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Improving the reliability and safety of nuclear power plant piping systems

Dr. Atef Mohany awarded NSERC research and development grant

Dr. Atef Mohany, Associate Professor, UOIT Faculty of Engineering and Applied Science, in the university's AeroAcoustics and Noise Control Laboratory.
Dr. Atef Mohany, Associate Professor, UOIT Faculty of Engineering and Applied Science, in the university's AeroAcoustics and Noise Control Laboratory.

Nuclear power remains one of the biggest drivers of Ontario’s economy. The province’s 18 commercial reactors produce about 60 per cent of the province’s electricity. All nuclear power plants in Canada use the CANDU (CANada Deuterium Uranium) design – pressurized heavy water reactors that utilize natural uranium to generate electricity. CANDU reactors are highly regarded worldwide for their safe and reliable technology. A researcher at the University of Ontario Institute of Technology (UOIT) is investigating how to make CANDU reactors even more reliable.

Associate Professor Atef Mohany, PhD, with the university’s Faculty of Engineering and Applied Science (FEAS), has received new federal research funding to examine the complex and robust piping systems and pumps that support the transfer of heat from the core of the CANDU reactors to their steam generators.

“Piping systems used in many industrial applications are liable to generate pressure pulsations, vibrations which need to be eliminated to maintain structural integrity,” says Dr. Mohany. “These unwanted pulsations arise from the use of reciprocating pumps and/or the dynamic instability of valves. But In nuclear power plants, if the frequencies of other pulsating sources match the frequencies of the reactor’s piping system, this can produce an acoustic condition leading to excessive pressure fluctuation. Referred to as Acoustic Induced Vibrations (AIV), it can cause leakage due to gasket and seal ruptures, valve failure, and in serious cases, fatigue and fracture of the piping system as well as nuclear fuel bundles, affecting the reliability of the plant.”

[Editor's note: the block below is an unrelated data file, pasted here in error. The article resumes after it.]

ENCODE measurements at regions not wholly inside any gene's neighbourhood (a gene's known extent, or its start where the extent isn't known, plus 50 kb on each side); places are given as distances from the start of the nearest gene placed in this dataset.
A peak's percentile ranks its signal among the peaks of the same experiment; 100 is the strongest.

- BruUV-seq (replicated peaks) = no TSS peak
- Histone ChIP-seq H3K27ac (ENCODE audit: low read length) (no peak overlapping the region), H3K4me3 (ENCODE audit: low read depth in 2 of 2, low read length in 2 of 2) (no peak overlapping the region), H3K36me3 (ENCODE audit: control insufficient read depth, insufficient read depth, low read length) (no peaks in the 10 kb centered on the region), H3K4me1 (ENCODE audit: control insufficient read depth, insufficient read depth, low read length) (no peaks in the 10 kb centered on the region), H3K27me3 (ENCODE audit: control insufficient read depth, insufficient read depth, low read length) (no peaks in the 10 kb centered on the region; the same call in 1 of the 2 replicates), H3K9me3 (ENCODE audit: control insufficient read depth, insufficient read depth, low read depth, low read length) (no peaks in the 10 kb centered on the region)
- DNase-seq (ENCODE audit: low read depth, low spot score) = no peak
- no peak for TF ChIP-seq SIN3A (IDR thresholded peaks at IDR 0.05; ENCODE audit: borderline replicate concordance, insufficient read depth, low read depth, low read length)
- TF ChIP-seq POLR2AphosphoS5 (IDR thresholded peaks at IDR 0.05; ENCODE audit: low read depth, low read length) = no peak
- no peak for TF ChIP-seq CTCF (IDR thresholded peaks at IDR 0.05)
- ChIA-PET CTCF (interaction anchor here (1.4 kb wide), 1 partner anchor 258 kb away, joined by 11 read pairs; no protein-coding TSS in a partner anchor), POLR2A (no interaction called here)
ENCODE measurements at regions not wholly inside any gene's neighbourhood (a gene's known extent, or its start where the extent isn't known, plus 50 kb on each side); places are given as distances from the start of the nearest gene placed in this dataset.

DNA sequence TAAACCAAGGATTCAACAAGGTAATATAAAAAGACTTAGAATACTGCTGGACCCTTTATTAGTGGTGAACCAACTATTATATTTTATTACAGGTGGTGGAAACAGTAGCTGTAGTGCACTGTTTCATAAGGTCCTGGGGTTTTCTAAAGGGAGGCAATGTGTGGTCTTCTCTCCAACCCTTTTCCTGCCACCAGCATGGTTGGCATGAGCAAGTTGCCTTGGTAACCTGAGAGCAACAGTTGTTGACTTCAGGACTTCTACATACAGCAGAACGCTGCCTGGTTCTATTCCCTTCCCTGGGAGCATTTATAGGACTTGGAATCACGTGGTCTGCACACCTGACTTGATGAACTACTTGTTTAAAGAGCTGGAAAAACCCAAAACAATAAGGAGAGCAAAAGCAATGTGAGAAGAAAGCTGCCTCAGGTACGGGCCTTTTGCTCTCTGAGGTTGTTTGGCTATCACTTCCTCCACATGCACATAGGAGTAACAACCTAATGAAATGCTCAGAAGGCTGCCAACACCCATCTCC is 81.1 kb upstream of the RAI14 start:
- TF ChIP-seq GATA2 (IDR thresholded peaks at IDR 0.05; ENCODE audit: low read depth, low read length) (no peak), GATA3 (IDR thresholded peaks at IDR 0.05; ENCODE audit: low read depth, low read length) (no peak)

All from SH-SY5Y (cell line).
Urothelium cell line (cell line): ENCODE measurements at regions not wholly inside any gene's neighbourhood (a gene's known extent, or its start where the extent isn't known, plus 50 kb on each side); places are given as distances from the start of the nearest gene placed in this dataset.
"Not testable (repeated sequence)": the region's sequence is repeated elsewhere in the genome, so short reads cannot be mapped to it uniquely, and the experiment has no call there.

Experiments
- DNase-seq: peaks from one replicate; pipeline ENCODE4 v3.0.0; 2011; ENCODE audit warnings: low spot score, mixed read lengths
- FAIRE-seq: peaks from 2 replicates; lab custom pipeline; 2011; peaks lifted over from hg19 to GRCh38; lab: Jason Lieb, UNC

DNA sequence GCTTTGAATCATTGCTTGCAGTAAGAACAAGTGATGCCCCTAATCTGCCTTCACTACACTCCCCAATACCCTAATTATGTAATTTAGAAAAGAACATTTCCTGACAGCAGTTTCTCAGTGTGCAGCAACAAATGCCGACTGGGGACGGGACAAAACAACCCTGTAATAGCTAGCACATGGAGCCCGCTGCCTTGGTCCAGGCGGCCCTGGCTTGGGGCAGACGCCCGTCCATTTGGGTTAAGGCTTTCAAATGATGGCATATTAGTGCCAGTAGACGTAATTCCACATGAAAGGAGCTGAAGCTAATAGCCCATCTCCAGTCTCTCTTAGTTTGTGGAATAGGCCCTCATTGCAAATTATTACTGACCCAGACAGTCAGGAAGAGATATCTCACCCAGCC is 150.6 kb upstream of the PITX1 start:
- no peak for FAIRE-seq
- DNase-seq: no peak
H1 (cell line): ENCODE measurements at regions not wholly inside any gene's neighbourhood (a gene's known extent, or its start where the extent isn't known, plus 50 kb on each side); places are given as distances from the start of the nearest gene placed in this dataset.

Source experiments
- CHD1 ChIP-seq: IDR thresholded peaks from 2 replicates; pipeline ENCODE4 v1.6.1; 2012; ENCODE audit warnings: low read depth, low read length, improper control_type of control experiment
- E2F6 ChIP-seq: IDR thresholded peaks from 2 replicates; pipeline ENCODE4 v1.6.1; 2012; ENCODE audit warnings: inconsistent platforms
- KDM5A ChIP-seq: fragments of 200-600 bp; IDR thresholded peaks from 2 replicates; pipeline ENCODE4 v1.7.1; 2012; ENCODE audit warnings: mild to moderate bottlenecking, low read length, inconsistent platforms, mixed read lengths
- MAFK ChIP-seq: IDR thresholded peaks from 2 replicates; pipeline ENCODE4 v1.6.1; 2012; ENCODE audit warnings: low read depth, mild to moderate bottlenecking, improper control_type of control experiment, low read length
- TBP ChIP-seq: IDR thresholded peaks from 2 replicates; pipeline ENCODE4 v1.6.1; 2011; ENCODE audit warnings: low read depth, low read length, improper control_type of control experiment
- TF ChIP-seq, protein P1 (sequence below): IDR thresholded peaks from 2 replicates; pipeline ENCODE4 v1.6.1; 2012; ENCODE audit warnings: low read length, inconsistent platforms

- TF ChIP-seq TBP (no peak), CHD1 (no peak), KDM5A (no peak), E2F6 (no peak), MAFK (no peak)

To prevent such an event from happening, Dr. Mohany has been awarded a Collaborative Research and Development grant by the Natural Sciences and Engineering Research Council of Canada (NSERC) valued at more than $530,000. His research partners – the CANDU Owners Group and the University Network of Excellence in Nuclear Engineering (UNENE) – have each contributed significant cash and resources to the project. Dr. Mohany is also collaborating with a research colleague Dr. Marwan Hassan at the University of Guelph.

“In 1990, one of the fuel bundles in the Darlington nuclear power plant was damaged as a result of excessive vibration in the fuel channels, an incident that led to the replacement of the pump impellers to change the frequency of the pulsations they induce,” says Dr. Mohany. “In addition to our experimental work, our research will develop a three-dimensional model to numerically simulate and predict the dynamic response of CANDU fuel bundles to acoustic pressure pulsations. These findings will provide practical design guidelines for implementation of new passive acoustic damping devices in reactor piping systems to prevent system vibration.”

Quick facts

  • Nuclear engineering and nuclear safety is an area of research strongly aligned with the university’s academic programming and strategic research plan.
  • Prior to joining the university, Dr. Atef Mohany worked with Atomic Energy of Canada Limited’s (AECL) Chalk River Laboratories (now known as Canadian Nuclear Laboratories). At AECL he was involved in several projects related to the design of key components in the advanced CANDU reactor, as well as the operation of existing CANDU reactors in Canada and abroad.


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Ontario Tech University
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